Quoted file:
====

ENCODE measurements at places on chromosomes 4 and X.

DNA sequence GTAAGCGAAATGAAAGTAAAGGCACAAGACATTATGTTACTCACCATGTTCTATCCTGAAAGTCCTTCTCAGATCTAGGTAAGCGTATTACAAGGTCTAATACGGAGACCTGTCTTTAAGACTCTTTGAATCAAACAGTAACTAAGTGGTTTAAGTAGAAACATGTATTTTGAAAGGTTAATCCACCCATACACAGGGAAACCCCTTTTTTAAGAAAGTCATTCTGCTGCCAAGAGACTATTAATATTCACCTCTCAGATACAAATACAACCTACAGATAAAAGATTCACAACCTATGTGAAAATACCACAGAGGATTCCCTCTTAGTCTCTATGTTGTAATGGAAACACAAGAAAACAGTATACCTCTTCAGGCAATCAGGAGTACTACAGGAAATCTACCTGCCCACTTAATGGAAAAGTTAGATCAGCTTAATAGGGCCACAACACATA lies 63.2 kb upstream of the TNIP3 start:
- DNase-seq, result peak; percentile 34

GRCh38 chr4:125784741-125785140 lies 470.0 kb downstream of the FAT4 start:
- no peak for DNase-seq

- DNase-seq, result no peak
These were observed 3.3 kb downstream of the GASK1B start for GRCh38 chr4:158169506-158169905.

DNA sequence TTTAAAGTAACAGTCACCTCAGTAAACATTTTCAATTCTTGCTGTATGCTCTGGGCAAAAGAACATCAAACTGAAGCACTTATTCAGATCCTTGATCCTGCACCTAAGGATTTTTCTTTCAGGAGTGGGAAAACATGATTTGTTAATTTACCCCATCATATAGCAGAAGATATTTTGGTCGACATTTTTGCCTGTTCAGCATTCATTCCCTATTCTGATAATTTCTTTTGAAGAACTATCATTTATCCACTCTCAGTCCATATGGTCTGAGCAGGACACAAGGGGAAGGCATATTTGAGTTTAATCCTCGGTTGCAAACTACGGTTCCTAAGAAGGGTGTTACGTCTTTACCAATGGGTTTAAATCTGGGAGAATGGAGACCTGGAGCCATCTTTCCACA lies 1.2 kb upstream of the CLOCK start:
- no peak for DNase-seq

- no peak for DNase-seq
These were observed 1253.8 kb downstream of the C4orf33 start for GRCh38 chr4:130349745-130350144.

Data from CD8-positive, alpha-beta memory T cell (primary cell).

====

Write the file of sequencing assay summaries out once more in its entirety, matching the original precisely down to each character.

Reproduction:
ENCODE measurements at places on chromosomes 4 and X.

DNA sequence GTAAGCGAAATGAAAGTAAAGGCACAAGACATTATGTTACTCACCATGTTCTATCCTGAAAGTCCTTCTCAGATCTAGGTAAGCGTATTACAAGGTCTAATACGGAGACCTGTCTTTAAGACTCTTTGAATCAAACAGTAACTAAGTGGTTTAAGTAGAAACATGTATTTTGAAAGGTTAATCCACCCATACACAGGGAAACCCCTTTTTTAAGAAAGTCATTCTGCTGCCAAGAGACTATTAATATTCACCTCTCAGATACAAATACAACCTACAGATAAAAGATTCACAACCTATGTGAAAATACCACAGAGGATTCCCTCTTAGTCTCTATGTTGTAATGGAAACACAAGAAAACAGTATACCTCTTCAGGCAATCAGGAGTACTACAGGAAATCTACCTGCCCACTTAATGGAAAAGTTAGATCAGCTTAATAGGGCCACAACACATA lies 63.2 kb upstream of the TNIP3 start:
- DNase-seq, result peak; percentile 34

GRCh38 chr4:125784741-125785140 lies 470.0 kb downstream of the FAT4 start:
- no peak for DNase-seq

- DNase-seq, result no peak
These were observed 3.3 kb downstream of the GASK1B start for GRCh38 chr4:158169506-158169905.

DNA sequence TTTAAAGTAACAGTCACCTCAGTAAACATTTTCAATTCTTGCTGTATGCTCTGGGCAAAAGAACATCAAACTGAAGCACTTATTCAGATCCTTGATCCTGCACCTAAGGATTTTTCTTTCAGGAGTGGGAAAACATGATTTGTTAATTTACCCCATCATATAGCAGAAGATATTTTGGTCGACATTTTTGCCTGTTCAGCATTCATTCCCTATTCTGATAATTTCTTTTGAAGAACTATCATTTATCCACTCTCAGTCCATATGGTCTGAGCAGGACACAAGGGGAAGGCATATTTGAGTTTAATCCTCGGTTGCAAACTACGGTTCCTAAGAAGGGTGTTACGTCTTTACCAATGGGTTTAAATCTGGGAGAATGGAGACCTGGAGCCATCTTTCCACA lies 1.2 kb upstream of the CLOCK start:
- no peak for DNase-seq

- no peak for DNase-seq
These were observed 1253.8 kb downstream of the C4orf33 start for GRCh38 chr4:130349745-130350144.

Data from CD8-positive, alpha-beta memory T cell (primary cell).